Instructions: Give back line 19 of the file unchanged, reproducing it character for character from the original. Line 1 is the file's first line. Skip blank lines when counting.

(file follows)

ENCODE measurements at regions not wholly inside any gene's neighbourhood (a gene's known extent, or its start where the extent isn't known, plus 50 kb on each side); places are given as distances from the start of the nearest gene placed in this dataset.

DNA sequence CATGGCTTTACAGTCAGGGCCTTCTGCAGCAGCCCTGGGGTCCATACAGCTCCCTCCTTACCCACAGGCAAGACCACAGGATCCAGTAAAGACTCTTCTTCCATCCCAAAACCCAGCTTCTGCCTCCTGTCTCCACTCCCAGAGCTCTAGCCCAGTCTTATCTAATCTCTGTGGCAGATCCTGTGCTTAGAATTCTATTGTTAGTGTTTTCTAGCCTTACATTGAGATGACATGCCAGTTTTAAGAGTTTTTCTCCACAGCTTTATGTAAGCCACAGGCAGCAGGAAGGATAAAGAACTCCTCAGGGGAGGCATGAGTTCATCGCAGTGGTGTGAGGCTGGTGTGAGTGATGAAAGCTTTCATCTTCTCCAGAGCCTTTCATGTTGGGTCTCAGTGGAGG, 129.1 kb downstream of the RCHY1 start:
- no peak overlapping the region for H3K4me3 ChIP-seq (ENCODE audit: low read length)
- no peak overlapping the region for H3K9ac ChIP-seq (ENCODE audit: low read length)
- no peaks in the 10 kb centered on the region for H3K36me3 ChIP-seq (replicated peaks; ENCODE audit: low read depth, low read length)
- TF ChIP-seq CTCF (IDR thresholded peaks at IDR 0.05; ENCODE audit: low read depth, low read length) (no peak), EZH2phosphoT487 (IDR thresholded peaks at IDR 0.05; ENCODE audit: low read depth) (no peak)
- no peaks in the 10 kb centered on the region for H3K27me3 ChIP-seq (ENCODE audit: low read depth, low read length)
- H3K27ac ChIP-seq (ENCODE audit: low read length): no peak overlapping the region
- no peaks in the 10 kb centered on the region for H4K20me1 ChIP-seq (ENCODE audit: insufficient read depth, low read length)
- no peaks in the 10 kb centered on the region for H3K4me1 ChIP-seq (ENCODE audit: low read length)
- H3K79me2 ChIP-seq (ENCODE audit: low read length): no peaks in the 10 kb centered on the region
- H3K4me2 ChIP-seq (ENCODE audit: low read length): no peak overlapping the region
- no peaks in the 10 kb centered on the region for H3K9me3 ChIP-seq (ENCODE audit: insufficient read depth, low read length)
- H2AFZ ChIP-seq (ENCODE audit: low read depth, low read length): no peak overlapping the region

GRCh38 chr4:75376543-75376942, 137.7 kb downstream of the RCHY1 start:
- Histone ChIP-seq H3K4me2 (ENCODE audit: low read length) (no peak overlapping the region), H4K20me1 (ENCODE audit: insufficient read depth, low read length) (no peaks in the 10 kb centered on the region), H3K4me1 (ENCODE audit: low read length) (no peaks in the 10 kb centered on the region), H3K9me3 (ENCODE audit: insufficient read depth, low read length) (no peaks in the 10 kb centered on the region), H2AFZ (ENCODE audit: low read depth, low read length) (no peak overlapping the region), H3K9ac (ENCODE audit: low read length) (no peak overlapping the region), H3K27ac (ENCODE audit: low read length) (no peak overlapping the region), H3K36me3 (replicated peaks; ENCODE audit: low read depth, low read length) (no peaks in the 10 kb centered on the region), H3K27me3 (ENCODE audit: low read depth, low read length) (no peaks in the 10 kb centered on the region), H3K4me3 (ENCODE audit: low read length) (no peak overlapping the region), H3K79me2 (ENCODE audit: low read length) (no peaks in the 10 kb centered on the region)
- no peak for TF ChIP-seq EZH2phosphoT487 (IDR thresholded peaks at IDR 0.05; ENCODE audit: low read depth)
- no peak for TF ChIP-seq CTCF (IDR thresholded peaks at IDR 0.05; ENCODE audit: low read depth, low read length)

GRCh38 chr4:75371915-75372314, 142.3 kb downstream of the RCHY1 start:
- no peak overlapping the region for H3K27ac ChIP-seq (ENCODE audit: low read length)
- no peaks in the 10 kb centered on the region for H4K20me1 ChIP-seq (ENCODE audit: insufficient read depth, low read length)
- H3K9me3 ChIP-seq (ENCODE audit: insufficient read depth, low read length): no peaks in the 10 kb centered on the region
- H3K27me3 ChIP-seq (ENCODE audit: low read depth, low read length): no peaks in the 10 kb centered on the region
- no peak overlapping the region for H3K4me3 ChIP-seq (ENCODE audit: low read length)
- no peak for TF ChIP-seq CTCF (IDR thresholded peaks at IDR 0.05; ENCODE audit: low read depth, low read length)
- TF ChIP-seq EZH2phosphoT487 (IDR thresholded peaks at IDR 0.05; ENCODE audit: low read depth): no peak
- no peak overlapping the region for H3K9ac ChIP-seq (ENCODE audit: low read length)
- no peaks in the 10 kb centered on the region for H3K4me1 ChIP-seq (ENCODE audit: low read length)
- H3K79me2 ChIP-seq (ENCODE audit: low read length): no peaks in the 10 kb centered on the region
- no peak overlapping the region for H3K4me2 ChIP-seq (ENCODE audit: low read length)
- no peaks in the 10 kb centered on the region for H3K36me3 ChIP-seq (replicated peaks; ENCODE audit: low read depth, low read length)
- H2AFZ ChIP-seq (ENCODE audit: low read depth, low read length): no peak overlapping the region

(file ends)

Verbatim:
GRCh38 chr4:75371915-75372314, 142.3 kb downstream of the RCHY1 start: